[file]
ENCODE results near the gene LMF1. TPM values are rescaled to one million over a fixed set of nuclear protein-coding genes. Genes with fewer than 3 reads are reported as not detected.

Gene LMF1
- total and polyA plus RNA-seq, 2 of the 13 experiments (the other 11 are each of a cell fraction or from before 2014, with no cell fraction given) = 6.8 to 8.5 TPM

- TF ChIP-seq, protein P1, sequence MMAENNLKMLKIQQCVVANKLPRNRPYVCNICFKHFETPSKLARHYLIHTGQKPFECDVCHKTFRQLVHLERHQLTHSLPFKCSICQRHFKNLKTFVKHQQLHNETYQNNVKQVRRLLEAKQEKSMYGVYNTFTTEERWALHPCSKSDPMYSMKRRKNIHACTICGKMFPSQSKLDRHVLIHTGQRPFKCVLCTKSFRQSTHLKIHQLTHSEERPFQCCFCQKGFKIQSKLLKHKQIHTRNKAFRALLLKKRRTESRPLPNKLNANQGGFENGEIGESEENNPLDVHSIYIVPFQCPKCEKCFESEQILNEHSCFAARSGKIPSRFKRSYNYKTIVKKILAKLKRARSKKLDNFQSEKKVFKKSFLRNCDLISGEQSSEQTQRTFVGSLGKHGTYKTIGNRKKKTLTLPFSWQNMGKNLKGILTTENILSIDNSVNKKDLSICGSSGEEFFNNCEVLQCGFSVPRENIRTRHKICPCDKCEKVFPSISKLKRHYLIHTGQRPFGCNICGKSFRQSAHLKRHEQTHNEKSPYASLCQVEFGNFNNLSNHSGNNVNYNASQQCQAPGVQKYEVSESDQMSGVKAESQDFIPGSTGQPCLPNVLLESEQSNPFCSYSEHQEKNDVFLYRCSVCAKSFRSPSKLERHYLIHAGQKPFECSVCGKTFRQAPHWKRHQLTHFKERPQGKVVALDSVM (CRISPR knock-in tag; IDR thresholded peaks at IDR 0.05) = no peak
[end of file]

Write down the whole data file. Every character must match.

ENCODE results near the gene LMF1. TPM values are rescaled to one million over a fixed set of nuclear protein-coding genes. Genes with fewer than 3 reads are reported as not detected.

Gene LMF1
- total and polyA plus RNA-seq, 2 of the 13 experiments (the other 11 are each of a cell fraction or from before 2014, with no cell fraction given) = 6.8 to 8.5 TPM

- TF ChIP-seq, protein P1, sequence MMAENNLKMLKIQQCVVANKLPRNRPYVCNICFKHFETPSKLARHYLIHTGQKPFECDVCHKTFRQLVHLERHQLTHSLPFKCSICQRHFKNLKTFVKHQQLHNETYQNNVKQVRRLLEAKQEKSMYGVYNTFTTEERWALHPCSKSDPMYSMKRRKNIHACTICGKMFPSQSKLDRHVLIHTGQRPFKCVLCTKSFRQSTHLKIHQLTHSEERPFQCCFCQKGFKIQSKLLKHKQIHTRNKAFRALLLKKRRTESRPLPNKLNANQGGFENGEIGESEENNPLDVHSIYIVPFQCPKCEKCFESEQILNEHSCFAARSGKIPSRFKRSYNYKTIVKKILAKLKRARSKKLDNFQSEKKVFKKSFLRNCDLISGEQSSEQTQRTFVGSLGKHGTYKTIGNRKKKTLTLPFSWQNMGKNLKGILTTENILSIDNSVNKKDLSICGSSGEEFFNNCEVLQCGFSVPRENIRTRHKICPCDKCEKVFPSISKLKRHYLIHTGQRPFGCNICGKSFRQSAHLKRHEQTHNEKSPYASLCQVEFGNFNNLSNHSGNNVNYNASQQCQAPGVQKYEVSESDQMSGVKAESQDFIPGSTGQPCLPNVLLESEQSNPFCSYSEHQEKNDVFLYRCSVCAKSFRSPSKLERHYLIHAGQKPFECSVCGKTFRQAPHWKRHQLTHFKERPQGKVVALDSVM (CRISPR knock-in tag; IDR thresholded peaks at IDR 0.05) = no peak